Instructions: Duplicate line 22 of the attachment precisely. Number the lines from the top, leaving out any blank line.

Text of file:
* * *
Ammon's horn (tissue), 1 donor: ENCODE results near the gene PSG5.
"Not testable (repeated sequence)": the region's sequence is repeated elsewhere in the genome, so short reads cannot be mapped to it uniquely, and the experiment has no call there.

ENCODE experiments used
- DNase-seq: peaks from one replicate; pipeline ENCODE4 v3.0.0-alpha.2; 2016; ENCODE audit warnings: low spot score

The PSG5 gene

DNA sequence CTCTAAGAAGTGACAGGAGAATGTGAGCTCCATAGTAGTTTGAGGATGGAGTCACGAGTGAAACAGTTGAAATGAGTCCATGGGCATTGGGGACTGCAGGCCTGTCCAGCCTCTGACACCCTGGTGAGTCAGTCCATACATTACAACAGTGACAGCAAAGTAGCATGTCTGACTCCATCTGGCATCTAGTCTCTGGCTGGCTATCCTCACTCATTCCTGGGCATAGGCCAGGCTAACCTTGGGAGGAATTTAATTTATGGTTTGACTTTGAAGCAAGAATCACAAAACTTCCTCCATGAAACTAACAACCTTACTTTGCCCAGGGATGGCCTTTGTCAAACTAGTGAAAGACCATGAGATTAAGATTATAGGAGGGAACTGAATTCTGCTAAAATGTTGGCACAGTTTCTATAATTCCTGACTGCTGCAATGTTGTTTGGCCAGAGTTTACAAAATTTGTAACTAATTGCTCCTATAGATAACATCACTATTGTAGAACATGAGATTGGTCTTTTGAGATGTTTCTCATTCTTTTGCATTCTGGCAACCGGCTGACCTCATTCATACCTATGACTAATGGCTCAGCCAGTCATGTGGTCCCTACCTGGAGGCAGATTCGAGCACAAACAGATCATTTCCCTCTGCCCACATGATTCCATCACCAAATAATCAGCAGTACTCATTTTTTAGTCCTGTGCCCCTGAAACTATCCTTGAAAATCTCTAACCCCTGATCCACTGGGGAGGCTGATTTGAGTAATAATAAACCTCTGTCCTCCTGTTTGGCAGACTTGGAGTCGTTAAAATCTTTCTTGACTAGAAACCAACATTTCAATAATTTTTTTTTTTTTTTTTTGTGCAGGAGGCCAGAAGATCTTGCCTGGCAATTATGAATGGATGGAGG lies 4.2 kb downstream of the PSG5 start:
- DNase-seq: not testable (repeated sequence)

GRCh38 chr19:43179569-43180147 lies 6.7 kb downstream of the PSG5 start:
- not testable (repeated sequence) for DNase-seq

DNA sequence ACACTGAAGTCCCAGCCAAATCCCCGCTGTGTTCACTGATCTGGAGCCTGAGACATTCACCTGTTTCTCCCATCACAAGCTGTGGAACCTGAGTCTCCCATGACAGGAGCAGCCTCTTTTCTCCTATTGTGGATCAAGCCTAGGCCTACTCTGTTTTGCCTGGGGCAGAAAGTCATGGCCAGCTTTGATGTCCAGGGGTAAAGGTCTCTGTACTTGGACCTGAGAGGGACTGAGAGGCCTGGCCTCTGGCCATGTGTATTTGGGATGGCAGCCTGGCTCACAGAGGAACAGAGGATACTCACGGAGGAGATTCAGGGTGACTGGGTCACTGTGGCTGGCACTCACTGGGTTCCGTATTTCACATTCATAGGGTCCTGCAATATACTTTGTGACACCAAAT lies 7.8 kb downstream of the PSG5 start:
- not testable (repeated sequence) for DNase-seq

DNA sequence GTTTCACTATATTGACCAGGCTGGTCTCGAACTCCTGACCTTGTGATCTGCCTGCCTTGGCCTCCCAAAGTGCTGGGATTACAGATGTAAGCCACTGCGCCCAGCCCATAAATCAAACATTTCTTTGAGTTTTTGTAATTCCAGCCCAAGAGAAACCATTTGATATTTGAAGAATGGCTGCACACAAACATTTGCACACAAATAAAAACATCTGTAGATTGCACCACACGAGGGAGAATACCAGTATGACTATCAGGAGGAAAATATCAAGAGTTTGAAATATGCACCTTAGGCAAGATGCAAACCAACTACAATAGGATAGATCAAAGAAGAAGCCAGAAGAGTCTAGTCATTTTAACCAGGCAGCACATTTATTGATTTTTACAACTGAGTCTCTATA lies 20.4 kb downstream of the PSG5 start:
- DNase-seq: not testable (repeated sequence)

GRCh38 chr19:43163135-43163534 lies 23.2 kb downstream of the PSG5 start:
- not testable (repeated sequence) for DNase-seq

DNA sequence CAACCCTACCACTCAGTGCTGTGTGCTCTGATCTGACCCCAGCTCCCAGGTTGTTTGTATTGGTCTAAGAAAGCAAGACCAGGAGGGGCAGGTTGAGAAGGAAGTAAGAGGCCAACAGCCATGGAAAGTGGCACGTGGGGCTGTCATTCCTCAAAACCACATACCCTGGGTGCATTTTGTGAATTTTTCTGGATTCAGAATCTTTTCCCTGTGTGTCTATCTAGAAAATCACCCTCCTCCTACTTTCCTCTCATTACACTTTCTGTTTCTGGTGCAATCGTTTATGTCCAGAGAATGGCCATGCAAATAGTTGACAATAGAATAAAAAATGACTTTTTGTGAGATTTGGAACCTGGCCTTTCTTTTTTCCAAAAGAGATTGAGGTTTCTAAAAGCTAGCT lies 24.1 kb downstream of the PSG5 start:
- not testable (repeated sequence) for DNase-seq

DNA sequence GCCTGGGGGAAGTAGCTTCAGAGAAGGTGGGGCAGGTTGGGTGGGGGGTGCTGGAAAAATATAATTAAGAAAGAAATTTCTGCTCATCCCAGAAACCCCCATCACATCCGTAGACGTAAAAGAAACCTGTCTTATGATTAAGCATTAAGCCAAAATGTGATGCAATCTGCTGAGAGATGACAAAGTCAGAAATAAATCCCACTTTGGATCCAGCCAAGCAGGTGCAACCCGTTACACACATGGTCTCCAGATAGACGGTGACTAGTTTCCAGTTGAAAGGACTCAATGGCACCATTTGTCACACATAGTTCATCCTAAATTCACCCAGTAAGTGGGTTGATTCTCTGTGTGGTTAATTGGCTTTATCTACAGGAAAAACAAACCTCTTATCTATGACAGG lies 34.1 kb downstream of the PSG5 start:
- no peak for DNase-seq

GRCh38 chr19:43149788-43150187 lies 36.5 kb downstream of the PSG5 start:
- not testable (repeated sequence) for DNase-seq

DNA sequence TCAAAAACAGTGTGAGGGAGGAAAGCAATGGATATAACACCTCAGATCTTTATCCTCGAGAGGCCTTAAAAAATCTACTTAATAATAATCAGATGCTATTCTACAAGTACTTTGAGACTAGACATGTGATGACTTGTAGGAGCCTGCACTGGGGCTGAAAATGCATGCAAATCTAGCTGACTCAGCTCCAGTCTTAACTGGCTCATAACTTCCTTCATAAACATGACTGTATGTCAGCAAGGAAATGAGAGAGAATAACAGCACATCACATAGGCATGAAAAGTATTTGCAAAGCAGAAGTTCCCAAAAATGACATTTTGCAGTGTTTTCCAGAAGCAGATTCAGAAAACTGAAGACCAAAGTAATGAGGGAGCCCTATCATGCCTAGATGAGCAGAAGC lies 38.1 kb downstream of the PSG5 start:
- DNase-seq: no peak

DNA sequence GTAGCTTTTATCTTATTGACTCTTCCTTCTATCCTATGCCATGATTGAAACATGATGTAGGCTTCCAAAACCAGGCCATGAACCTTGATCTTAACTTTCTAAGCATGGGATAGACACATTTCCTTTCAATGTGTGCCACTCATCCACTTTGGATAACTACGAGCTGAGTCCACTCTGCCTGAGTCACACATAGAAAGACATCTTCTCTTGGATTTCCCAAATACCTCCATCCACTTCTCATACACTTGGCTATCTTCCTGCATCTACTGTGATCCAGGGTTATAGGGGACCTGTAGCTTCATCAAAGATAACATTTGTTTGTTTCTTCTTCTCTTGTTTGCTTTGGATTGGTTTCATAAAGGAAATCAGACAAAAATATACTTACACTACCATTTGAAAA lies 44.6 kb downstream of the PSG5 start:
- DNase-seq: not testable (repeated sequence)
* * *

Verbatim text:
DNA sequence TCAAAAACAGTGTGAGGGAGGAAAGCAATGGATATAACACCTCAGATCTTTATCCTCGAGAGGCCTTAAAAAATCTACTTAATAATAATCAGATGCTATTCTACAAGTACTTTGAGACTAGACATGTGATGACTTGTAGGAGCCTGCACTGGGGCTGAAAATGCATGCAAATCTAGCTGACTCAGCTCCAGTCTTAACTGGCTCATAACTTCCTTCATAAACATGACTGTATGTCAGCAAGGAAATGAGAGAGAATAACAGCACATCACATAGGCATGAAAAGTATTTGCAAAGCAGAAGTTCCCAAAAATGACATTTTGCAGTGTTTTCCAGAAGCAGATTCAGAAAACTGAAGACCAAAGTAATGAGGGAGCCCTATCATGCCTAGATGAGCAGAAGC lies 38.1 kb downstream of the PSG5 start: